It’s important to understand that free is not new to the music business. Labels traditionally used free performances by their artists and free goods to retail (referred to as “cleans”) to drive early sales or create a buzz for a new artist or album. Of course, at a certain point the free goods would be discontinued, or the single would be cut out after achieving a certain level of success, with the goal of driving album sales and creating profits for the artist and the label.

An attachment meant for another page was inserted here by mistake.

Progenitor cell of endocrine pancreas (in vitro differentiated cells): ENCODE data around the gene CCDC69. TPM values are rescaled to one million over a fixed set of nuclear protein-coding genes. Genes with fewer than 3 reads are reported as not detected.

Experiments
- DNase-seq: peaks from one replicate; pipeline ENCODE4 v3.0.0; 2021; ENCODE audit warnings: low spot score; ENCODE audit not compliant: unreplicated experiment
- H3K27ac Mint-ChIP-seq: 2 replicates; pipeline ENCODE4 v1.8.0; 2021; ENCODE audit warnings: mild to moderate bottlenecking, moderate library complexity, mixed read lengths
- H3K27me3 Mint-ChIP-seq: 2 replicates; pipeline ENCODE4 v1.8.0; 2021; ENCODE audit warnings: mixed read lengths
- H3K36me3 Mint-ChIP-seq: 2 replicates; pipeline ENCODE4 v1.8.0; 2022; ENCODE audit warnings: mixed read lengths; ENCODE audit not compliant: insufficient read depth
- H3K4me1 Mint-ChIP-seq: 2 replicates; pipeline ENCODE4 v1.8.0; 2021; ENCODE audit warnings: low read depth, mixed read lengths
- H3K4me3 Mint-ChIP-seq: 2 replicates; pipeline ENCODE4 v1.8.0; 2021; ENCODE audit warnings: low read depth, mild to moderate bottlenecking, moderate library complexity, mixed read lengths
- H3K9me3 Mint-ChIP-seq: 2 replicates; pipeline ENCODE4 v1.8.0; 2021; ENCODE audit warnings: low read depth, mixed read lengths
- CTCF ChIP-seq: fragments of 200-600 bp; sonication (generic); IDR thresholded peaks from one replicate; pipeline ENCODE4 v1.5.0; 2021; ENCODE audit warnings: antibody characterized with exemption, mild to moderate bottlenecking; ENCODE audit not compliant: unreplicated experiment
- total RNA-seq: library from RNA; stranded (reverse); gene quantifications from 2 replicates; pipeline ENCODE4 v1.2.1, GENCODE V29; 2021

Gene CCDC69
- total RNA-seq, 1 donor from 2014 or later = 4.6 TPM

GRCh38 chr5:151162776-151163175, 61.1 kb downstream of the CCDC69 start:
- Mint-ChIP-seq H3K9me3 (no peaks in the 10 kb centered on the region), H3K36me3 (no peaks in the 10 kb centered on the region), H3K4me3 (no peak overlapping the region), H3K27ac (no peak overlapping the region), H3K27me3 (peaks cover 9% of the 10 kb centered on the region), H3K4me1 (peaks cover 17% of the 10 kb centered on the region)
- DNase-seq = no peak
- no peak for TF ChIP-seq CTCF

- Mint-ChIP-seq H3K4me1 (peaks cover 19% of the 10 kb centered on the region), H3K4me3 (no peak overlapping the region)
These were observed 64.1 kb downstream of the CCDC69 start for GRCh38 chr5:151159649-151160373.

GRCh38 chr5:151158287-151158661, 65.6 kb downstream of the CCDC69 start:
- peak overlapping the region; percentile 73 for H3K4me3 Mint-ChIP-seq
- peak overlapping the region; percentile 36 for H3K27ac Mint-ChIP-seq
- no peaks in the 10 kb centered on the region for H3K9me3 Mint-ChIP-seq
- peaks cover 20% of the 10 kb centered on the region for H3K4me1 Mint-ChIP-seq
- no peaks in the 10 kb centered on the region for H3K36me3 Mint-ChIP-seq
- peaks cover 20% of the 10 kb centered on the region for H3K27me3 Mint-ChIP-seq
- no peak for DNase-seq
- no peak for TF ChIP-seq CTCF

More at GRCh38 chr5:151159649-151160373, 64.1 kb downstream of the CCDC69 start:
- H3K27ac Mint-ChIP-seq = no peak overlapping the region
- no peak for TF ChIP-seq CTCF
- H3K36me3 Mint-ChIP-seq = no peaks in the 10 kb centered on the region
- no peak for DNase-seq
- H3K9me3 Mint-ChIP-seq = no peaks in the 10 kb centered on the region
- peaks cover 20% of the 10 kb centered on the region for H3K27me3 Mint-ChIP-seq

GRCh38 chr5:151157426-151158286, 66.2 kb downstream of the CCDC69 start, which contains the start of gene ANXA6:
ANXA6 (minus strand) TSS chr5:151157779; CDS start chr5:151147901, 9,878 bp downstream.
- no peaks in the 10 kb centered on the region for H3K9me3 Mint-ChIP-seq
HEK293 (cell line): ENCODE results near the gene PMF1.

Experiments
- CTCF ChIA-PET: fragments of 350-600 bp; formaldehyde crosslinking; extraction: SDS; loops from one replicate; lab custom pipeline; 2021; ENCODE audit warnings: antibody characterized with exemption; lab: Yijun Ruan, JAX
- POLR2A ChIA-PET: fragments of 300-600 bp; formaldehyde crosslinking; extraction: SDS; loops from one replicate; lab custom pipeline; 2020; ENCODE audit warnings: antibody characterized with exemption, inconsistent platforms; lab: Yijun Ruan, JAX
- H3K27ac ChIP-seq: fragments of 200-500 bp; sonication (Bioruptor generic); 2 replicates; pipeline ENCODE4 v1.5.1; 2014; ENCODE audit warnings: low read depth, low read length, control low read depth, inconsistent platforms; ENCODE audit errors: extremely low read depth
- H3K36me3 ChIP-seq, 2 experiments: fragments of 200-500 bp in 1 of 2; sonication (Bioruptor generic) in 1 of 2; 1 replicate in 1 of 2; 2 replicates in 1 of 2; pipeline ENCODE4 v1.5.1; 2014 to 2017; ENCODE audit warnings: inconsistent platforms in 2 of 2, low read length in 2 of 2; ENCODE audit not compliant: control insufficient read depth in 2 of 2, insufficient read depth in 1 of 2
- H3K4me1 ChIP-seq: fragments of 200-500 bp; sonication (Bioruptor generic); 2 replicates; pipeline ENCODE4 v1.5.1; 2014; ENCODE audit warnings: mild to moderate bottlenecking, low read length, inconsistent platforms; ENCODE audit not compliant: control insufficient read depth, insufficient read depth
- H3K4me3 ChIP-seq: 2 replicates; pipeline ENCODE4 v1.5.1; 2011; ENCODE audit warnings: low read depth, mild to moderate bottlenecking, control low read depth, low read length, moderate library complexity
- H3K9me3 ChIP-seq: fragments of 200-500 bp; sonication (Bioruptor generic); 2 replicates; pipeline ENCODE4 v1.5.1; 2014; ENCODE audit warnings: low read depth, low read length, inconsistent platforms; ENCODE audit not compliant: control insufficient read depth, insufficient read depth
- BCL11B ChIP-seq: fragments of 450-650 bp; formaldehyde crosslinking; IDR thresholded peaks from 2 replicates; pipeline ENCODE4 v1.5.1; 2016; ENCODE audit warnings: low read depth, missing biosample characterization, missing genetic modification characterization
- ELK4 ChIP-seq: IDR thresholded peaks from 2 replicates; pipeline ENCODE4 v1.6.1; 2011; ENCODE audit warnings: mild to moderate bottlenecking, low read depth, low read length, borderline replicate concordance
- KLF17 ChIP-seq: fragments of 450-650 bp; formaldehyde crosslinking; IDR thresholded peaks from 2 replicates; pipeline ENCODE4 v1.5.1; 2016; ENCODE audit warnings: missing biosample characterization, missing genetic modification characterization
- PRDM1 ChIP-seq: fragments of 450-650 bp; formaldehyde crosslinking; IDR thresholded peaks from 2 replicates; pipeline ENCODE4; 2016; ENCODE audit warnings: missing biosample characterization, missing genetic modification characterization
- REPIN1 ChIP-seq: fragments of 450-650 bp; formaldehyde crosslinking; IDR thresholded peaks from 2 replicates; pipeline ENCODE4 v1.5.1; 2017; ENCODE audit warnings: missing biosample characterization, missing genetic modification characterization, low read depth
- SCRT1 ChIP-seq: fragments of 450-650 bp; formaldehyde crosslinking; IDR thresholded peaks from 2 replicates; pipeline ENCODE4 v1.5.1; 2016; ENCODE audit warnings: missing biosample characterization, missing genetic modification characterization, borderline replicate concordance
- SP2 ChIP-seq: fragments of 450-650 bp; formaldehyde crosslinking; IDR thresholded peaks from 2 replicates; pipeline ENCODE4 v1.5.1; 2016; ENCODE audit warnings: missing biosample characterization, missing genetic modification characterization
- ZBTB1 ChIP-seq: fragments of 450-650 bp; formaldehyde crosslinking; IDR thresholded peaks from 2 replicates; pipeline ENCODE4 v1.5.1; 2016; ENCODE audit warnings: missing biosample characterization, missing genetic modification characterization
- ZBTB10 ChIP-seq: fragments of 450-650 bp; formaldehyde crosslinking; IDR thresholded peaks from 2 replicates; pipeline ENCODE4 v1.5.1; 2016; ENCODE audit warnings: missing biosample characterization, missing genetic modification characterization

Know that if you waive performance or other royalties in exchange for “promotional value” you may be putting the final nail in your coffin (at worst) or allowing others to profit on your music (by building their own business models and taking your audiences and selling advertising or subscriptions) while you make nothing tangible in return (at least). The emerging and growing income streams presented by, for example, SoundExchange for performance rights of your music on non-terrestrial broadcasts, minimum per stream royalties, ad rev splits, and other alternative income from licensing the use of music is no longer ancillary income but rather is replacement income for the shrinking sales figures that are affecting many independent labels (it’s a myth that declines in music sales are only impacting major labels).